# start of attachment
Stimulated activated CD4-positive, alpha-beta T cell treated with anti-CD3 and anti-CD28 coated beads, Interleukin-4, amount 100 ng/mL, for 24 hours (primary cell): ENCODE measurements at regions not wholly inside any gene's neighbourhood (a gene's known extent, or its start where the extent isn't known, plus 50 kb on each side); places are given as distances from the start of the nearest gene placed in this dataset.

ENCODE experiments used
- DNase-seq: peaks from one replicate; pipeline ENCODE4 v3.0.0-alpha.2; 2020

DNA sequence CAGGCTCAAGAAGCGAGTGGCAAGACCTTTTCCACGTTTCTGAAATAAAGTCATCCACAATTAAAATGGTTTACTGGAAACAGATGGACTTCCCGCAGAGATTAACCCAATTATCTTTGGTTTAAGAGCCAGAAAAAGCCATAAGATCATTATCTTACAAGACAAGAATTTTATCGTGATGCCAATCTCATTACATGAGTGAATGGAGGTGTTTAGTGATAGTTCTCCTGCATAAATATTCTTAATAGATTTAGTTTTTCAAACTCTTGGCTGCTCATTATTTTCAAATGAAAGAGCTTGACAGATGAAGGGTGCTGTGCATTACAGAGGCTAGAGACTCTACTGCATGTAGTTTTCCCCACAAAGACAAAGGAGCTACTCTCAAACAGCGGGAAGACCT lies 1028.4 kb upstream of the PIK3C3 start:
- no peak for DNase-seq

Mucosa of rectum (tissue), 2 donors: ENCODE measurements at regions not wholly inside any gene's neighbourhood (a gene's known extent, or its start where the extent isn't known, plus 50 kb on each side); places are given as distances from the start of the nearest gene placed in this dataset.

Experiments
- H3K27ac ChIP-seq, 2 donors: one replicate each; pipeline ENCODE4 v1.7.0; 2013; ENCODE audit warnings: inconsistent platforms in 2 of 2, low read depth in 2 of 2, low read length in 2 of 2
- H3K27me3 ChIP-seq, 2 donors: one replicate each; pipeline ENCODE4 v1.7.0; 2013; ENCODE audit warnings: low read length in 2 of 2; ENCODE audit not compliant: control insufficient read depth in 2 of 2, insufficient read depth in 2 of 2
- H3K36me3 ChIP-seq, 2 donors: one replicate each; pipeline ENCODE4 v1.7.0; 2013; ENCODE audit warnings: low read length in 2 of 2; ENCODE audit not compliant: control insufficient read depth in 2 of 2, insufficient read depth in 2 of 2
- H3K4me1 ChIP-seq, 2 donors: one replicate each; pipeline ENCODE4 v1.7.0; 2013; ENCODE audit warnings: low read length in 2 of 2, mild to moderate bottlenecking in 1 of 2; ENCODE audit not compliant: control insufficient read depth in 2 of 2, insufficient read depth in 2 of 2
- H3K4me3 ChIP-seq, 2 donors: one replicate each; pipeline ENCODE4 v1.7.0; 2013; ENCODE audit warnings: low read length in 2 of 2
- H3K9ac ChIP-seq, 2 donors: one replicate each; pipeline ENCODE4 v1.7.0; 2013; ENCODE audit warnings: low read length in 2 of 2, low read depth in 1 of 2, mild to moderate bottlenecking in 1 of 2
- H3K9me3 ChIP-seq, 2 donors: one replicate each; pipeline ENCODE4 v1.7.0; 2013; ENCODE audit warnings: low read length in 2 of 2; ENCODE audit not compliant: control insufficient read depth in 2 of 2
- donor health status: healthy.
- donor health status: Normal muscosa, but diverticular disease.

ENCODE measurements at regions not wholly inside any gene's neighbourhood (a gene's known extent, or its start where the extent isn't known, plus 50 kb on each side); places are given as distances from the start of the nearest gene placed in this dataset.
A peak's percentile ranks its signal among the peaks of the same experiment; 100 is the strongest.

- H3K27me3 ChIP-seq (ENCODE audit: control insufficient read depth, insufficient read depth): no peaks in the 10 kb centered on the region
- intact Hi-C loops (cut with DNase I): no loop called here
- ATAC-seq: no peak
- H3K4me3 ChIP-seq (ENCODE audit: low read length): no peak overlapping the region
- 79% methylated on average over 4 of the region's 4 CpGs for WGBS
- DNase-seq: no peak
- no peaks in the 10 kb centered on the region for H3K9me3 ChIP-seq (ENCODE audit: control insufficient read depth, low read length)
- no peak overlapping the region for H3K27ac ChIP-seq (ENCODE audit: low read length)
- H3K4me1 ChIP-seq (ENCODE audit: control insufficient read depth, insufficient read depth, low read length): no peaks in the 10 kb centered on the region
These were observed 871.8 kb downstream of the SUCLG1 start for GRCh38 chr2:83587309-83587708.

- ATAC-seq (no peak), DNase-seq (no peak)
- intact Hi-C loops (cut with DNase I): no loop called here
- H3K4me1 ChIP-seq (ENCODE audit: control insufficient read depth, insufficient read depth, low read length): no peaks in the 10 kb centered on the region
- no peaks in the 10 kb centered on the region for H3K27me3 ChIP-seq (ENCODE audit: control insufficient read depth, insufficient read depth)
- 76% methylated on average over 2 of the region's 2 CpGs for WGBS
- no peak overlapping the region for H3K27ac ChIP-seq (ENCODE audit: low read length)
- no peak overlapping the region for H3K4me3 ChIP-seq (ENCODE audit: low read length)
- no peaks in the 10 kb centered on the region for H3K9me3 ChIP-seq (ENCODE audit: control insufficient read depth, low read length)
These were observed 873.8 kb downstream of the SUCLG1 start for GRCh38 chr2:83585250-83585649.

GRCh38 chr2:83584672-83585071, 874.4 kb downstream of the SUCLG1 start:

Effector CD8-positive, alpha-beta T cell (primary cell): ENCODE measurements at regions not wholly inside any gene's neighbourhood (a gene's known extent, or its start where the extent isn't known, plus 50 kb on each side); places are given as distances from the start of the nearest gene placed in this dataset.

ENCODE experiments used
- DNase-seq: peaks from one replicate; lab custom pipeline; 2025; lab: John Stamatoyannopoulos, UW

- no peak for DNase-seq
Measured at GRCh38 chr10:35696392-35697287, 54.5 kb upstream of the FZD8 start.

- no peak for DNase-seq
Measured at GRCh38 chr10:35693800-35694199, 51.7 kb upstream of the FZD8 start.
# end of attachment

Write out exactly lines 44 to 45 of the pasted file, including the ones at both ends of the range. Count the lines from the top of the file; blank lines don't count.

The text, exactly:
- no peak for DNase-seq
Measured at GRCh38 chr10:35693800-35694199, 51.7 kb upstream of the FZD8 start.